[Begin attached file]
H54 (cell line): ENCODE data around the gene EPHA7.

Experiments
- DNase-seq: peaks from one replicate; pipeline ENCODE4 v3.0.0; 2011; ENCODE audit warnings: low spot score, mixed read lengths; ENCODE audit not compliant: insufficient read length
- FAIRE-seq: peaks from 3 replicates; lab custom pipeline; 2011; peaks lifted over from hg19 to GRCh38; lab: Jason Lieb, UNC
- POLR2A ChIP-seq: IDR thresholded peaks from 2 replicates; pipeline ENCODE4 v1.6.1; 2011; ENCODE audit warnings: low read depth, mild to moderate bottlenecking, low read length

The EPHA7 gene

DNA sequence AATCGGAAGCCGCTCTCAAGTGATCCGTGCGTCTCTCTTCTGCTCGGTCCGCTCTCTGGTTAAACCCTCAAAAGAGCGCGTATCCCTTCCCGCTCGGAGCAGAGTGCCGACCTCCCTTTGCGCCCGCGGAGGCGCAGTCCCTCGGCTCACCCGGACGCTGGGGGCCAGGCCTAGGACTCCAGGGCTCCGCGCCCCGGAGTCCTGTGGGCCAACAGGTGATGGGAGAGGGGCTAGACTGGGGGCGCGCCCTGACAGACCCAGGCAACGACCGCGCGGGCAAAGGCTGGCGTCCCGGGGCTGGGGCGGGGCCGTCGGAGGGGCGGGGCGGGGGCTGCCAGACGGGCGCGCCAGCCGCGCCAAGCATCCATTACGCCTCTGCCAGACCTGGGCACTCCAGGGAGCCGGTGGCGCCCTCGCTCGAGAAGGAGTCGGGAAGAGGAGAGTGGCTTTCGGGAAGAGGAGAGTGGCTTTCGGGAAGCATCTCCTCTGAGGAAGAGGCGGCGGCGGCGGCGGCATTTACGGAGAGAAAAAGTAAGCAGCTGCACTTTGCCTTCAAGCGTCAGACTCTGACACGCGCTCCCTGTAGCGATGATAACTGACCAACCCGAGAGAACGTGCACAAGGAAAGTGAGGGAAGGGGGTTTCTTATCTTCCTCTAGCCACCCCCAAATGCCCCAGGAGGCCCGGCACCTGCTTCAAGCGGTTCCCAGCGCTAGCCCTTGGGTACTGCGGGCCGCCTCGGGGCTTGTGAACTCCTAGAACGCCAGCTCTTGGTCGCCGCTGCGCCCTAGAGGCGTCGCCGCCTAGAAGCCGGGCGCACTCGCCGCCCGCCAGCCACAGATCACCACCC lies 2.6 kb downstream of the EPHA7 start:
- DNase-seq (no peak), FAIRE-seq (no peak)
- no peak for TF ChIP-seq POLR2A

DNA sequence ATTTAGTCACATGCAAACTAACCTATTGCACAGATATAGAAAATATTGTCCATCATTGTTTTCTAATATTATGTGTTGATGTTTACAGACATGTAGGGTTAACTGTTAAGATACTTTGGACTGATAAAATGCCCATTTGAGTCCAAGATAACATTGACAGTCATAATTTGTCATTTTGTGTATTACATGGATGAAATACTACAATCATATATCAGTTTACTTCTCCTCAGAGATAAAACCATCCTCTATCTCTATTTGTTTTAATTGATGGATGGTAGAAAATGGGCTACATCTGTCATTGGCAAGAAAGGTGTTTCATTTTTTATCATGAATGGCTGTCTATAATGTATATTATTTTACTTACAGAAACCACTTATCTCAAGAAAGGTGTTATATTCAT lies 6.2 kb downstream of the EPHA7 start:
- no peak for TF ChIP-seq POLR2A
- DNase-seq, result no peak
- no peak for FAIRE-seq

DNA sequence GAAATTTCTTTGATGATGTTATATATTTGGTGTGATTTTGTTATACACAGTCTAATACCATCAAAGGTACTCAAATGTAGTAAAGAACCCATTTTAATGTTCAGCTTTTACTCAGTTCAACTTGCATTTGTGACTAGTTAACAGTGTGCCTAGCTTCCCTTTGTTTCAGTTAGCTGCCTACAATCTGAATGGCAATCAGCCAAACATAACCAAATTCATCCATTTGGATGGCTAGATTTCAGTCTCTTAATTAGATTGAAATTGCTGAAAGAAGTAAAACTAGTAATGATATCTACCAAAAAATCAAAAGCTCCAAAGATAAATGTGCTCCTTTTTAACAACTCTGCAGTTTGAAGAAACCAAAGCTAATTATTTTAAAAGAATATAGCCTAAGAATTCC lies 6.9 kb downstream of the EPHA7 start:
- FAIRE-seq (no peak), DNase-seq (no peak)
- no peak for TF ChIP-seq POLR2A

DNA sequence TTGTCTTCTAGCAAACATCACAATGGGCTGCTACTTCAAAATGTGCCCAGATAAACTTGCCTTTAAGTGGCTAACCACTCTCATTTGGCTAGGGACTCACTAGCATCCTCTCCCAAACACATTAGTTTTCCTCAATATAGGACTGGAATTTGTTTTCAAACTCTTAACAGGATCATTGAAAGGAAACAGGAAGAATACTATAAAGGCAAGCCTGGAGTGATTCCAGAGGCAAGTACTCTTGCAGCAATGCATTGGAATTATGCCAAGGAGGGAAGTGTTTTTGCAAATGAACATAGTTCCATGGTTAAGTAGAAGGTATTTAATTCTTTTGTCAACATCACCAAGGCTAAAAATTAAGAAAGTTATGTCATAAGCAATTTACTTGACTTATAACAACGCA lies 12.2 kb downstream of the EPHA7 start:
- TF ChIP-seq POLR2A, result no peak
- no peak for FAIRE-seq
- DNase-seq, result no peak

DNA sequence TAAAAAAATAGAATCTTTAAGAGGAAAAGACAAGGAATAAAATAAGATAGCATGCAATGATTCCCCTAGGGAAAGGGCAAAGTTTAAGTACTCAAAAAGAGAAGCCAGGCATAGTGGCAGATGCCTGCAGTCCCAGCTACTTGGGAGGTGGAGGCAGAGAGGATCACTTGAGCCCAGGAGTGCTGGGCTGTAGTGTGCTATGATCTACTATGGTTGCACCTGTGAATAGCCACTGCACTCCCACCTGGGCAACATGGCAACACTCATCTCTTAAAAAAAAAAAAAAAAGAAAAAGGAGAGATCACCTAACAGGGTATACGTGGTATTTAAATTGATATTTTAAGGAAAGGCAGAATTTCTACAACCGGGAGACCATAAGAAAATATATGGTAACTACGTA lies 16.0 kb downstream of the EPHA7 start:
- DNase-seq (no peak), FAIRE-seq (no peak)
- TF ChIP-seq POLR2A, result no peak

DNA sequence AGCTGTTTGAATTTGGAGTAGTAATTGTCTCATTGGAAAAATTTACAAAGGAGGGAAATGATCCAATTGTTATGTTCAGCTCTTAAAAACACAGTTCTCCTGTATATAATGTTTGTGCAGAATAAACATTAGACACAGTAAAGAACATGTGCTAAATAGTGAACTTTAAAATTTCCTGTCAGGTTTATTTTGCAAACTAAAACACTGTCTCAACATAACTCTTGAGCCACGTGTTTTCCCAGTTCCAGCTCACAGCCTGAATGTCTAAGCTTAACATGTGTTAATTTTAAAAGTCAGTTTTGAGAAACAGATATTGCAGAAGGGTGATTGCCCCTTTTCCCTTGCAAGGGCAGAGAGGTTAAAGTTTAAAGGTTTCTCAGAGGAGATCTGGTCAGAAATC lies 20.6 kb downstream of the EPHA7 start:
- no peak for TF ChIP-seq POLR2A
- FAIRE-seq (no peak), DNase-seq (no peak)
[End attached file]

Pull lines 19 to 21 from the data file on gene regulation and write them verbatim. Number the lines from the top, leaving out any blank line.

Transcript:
- no peak for FAIRE-seq
- DNase-seq, result no peak

DNA sequence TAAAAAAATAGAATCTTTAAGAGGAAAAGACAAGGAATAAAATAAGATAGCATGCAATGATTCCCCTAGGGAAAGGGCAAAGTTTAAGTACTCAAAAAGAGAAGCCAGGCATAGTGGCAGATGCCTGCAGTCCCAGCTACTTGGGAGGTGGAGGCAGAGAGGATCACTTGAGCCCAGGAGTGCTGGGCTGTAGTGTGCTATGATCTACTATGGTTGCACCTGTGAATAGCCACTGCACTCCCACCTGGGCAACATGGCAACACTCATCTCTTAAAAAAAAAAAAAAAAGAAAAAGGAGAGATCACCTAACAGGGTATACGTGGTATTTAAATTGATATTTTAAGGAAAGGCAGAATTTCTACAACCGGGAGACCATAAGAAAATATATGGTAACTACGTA lies 16.0 kb downstream of the EPHA7 start: